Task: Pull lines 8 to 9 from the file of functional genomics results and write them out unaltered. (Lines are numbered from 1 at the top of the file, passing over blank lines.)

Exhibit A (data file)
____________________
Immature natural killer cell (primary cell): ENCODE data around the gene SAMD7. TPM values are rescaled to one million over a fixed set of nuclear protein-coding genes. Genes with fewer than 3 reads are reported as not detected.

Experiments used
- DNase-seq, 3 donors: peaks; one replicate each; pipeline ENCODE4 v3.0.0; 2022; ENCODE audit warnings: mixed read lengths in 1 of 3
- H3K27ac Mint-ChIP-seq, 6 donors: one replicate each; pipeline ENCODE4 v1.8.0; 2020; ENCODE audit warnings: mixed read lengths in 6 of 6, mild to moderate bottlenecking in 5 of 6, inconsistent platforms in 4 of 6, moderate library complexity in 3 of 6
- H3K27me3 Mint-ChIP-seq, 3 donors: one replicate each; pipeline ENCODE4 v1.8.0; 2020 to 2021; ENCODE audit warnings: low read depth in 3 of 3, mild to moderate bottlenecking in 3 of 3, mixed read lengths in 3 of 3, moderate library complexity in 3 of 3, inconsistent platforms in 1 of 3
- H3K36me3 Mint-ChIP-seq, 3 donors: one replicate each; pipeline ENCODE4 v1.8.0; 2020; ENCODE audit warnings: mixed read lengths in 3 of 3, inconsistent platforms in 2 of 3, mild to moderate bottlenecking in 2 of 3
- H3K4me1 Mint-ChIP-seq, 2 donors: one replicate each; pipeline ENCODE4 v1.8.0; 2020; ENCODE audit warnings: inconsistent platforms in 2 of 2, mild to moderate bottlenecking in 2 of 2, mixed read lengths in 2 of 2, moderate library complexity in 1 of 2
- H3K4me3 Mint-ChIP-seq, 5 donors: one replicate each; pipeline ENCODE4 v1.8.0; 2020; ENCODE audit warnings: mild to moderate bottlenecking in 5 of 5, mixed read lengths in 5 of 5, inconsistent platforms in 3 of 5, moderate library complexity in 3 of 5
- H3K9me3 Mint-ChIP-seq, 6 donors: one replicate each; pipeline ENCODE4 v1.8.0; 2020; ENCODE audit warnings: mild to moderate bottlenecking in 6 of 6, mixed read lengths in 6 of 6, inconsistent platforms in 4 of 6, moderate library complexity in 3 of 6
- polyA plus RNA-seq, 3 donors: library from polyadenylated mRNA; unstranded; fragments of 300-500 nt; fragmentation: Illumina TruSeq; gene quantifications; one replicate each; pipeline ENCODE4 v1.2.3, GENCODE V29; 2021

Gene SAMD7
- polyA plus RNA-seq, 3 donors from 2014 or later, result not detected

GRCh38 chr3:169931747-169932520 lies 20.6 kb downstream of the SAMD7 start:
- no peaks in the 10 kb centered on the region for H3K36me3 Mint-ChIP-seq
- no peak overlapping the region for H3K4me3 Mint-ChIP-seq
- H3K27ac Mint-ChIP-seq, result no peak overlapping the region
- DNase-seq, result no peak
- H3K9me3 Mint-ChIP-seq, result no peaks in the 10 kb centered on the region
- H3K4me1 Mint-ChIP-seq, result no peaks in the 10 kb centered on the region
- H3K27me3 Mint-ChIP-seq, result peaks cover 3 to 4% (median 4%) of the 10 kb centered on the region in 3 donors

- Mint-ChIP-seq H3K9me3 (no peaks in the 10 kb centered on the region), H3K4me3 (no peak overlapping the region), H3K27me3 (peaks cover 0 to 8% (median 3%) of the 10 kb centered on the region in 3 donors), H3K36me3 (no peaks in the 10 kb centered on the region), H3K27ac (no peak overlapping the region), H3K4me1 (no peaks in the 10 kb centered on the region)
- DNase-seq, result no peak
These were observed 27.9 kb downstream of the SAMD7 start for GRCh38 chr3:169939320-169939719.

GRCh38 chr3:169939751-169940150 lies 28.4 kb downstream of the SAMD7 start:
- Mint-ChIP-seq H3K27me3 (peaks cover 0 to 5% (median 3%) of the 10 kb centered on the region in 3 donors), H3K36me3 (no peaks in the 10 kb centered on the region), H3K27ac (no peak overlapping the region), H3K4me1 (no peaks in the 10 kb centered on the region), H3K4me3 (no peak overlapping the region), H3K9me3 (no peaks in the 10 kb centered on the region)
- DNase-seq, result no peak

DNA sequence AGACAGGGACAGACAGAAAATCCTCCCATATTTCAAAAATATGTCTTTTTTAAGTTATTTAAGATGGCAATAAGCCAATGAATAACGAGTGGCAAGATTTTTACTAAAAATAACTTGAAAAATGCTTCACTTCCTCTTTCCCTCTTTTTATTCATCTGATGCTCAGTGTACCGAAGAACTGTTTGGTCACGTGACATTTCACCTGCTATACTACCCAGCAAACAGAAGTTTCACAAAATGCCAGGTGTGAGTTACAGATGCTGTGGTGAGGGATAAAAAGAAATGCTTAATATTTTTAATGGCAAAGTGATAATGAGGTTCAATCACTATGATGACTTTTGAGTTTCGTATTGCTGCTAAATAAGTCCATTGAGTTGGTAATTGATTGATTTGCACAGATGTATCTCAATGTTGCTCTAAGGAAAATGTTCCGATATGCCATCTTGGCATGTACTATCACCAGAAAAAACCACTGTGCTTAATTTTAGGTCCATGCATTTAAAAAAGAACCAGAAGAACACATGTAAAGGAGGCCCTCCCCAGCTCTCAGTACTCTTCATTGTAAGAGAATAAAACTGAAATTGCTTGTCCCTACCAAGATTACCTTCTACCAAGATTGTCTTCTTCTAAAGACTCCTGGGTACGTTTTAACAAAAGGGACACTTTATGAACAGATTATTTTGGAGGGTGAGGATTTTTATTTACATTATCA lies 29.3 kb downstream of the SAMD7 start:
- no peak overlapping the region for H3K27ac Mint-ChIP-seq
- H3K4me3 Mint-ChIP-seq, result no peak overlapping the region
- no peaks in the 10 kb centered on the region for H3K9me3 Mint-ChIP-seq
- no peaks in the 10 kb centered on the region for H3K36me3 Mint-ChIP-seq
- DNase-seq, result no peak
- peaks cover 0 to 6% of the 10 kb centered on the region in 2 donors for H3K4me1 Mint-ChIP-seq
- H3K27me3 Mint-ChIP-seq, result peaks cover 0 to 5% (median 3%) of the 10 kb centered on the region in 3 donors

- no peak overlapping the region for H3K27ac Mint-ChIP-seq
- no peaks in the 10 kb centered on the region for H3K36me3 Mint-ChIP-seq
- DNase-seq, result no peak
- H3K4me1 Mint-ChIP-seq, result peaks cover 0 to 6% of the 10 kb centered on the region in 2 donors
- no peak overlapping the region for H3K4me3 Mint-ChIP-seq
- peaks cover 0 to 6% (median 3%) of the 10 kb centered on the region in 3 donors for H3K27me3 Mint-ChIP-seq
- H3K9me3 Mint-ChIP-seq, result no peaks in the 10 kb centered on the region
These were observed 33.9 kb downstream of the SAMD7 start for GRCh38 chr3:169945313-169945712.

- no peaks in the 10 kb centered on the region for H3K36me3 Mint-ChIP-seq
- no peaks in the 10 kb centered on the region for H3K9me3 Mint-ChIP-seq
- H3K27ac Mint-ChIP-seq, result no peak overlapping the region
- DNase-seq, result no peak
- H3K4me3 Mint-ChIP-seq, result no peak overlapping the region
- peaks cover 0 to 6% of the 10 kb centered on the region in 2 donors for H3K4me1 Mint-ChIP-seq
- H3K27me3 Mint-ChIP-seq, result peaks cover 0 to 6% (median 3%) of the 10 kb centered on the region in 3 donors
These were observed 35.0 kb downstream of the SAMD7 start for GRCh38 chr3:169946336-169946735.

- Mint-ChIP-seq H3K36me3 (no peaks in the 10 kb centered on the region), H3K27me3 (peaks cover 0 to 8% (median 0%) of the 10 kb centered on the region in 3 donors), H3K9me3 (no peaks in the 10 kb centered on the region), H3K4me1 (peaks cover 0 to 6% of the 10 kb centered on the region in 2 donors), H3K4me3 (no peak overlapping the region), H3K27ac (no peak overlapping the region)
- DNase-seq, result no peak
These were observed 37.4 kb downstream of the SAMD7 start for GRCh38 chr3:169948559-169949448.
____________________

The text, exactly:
- H3K4me3 Mint-ChIP-seq, 5 donors: one replicate each; pipeline ENCODE4 v1.8.0; 2020; ENCODE audit warnings: mild to moderate bottlenecking in 5 of 5, mixed read lengths in 5 of 5, inconsistent platforms in 3 of 5, moderate library complexity in 3 of 5
- H3K9me3 Mint-ChIP-seq, 6 donors: one replicate each; pipeline ENCODE4 v1.8.0; 2020; ENCODE audit warnings: mild to moderate bottlenecking in 6 of 6, mixed read lengths in 6 of 6, inconsistent platforms in 4 of 6, moderate library complexity in 3 of 6